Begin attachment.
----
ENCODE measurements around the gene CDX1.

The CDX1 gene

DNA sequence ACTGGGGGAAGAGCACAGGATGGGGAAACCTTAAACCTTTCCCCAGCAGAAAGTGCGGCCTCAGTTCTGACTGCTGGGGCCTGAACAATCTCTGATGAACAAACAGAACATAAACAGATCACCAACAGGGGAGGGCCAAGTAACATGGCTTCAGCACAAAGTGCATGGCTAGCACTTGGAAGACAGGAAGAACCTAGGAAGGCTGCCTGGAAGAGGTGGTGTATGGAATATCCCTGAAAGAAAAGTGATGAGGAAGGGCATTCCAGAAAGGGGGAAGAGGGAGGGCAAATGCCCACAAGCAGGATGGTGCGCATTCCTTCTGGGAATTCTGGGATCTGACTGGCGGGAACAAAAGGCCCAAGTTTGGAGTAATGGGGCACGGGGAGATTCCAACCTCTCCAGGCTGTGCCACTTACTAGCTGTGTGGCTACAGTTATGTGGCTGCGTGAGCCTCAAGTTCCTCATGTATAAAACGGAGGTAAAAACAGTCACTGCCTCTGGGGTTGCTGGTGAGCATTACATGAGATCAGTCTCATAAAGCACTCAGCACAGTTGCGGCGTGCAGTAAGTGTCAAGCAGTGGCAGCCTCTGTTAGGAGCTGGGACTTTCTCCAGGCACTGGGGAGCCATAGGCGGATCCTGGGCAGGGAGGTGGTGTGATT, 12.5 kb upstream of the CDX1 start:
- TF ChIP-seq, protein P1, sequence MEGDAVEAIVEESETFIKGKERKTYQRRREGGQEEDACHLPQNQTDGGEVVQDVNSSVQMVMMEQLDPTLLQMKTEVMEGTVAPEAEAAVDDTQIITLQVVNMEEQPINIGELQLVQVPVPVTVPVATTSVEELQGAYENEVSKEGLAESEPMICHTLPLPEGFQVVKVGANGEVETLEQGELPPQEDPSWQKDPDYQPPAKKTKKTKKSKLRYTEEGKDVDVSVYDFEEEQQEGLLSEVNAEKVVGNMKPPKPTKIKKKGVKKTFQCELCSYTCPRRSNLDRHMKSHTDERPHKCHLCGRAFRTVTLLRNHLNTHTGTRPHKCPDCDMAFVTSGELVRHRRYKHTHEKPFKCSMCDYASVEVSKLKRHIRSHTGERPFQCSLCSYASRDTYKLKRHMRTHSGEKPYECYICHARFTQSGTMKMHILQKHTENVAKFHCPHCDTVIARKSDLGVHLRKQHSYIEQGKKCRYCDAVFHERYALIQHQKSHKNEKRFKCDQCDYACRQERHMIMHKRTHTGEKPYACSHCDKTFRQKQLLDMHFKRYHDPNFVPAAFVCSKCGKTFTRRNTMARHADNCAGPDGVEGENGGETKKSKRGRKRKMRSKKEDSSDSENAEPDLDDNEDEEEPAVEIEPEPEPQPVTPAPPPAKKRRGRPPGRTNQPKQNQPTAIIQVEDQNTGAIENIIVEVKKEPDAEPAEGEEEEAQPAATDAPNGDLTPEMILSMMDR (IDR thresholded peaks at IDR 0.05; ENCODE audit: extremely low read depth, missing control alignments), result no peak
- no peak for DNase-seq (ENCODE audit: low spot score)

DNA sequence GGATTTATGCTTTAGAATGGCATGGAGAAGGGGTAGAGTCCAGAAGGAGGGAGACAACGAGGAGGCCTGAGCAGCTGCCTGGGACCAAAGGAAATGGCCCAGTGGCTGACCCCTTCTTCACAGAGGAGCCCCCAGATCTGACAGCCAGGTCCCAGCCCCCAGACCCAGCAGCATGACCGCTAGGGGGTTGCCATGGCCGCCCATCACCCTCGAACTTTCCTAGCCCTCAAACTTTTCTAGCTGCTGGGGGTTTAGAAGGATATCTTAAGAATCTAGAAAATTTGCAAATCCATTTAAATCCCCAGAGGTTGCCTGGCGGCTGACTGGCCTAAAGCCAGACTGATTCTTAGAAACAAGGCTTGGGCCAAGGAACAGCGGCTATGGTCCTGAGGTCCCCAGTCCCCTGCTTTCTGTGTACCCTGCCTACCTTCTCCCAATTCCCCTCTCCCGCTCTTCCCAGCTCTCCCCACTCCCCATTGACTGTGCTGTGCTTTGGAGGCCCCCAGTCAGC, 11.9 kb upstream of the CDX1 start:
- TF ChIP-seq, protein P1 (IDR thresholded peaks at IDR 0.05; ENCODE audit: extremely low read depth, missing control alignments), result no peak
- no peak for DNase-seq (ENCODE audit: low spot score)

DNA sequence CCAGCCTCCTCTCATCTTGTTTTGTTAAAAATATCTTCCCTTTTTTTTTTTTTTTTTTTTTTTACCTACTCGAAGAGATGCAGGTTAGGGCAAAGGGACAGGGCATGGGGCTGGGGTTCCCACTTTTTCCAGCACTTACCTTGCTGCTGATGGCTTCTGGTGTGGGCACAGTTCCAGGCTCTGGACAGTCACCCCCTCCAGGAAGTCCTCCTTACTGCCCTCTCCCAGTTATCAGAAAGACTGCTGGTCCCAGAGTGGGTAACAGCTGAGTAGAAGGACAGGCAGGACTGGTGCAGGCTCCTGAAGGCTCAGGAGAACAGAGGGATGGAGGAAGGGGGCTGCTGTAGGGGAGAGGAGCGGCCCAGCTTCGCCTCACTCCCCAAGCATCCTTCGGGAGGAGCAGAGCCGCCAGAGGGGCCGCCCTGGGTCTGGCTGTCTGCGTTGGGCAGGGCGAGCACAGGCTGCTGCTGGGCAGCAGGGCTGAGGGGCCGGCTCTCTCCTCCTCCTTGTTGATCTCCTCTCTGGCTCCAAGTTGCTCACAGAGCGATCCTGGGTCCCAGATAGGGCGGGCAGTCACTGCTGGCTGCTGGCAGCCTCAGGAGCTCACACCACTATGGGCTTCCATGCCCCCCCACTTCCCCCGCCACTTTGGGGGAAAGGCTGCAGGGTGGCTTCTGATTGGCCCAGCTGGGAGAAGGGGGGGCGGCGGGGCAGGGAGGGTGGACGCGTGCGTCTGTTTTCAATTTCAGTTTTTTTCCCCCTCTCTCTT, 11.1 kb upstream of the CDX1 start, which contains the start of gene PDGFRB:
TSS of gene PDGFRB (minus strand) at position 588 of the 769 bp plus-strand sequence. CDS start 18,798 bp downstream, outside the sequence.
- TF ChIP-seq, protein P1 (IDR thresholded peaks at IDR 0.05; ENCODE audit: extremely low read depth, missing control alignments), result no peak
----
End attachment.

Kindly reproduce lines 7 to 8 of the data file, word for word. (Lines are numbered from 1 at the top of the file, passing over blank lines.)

- TF ChIP-seq, protein P1 (IDR thresholded peaks at IDR 0.05; ENCODE audit: extremely low read depth, missing control alignments), result no peak
- no peak for DNase-seq (ENCODE audit: low spot score)